“It seems a pity but I do not think I can write more”: Scott’s last expedition

26 November 1902 Robert Falcon Scott left Christchurch on the Terra Nova. Few could have predicted what would befall his expedition to the South Pole or that it would continue to fascinate 110 years later.

“These rough notes and our dead bodies must tell the tale” reads Scott’s last journal entry, but  Scott’s Last Expedition, the major international touring exhibition now showing at Canterbury Museum, uses so much more.

It’s a tale we think we know; endurance, bravery, fortitude in the face of certain death. I well remember a print of Captain Oates walking away from the tent into a blizzard hanging on the wall of my girls’ school (wouldn’t Edith Cavell facing the firing squad have been more inspiring to the girls?) but I don’t remember ever thinking much about why the expedition was trying to get to the South Pole.

Scott’s Last Expedition answers the questions I never thought to ask, by bringing the scientific specimens gathered at such cost together with the artefacts familiar from the photographs of the expedition and of the huts that still stand.

Edward Wilson, who died in the tent along with Henry Bowers and Scott, struggled through advanced frost bite to bring back specimens that included a grey rock . He didn’t make it back but the rock did and it’s in the exhibition. It might not seem that exciting at first sight, until you notice the red lines of fossilised seed ferns that helped to prove the theories of continental drift.

There’s something here for everyone; the irremediably trivial like me, transfixed by the sled flags, and those who can appreciate the sheer scope of the science.  Also a very nice line in merchandise.

You will have a chance to see the statue that stood on the banks of the Avon until 22 February 2011 at closer quarters than you are ever likely to experience again.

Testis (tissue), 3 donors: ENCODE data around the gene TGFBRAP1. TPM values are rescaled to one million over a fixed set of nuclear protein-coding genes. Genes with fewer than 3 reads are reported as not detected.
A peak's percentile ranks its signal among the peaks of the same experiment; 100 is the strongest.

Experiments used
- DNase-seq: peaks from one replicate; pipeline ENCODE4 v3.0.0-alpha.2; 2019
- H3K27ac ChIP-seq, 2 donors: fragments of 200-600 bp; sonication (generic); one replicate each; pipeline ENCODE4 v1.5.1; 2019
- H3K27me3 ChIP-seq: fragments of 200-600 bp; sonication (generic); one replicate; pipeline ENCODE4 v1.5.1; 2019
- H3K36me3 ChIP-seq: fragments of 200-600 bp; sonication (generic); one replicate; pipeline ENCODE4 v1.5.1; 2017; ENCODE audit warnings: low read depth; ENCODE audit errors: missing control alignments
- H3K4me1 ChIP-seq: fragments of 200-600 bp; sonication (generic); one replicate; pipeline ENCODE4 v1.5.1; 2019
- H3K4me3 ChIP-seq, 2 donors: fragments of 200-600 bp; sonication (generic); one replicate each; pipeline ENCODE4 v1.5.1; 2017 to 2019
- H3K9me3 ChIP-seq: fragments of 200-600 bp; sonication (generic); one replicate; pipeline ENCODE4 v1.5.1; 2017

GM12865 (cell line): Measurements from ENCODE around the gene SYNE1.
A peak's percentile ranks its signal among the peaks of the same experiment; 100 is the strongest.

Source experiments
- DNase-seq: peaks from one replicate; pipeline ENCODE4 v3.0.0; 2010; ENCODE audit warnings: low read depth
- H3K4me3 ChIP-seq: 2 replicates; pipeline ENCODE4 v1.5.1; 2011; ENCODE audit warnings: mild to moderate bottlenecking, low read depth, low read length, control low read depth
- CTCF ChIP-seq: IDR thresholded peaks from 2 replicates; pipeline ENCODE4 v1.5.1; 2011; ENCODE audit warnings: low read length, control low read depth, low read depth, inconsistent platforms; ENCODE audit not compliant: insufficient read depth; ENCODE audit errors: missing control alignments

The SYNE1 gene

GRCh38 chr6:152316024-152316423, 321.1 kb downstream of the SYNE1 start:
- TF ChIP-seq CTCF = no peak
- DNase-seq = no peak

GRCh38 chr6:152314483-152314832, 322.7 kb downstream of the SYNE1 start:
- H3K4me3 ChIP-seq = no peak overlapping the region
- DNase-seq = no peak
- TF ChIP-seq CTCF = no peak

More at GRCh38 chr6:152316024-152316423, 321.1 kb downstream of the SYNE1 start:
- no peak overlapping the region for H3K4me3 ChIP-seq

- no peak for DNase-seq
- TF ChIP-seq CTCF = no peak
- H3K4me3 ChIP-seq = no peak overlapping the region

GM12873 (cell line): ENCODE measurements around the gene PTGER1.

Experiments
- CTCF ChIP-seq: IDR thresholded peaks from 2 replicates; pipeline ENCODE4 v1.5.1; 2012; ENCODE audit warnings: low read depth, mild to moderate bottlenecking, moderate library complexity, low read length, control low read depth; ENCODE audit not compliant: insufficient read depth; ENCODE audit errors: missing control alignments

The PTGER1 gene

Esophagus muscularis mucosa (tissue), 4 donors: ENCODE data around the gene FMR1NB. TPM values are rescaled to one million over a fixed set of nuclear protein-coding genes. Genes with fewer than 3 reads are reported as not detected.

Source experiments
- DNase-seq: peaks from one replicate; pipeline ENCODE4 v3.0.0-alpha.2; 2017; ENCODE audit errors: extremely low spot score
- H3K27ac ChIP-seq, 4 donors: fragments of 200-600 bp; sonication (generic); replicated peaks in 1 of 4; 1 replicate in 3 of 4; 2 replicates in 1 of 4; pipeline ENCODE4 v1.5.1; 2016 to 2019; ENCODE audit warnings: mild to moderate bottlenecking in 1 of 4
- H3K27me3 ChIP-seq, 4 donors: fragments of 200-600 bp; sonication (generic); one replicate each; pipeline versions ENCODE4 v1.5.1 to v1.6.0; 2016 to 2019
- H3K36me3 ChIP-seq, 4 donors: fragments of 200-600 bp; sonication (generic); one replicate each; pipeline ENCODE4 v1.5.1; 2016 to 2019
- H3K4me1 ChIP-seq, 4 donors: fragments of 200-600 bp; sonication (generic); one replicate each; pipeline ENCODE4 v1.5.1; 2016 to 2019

And if you want to know more, there is lots of stuff in the library.

Christchurch – this week in history (26 November – 3 December)

26 November 1857
Opening of the first building (long since demolished) on the present Christ’s College site. The school’s original planned site was in Cathedral Square, but the land had been exchanged for the present Hagley Park site to allow room for expansion.

26 November 1959
Memorial Avenue (a memorial to airmen killed in W.W.II) officially opens.

27 November 1985
Remains of swimming pool uncovered when excavating behind No 1 stand at Lancaster Park. Pool used as venue for 1907 Australian and New Zealand Swimming Championships.

28 November 1893
Women vote for the first time in parliamentary elections.

28 November 1908
Work begins on the Summit Road, the first part of Harry Ell’s obsessional dream.

28 November 1964
Opening of Cashin Quay, Lyttelton Harbour. The engineering techniques used in reclaiming this area were unique in the world.

29 November 1901
Captain Robert Falcon Scott’s first Antarctic expedition arrives at Lyttelton in “Discovery”.

29 November 1978
Concert at Q.E.II Park by rock singer David Bowie.

1 December 1949
Sidney G. (later Sir Sidney) Holland (Fendalton) becomes Prime Minister.

2 December 1866
Moa bones discovered at Glenmark. The international sale and exchange of these helped Haast, the Canterbury Museum’s first Director, to finance the new museum.

2 December 1960
Rehua meeting house opens, the first new meeting house in the South Island for over 100 years.

More November and December events in our Christchurch chronology.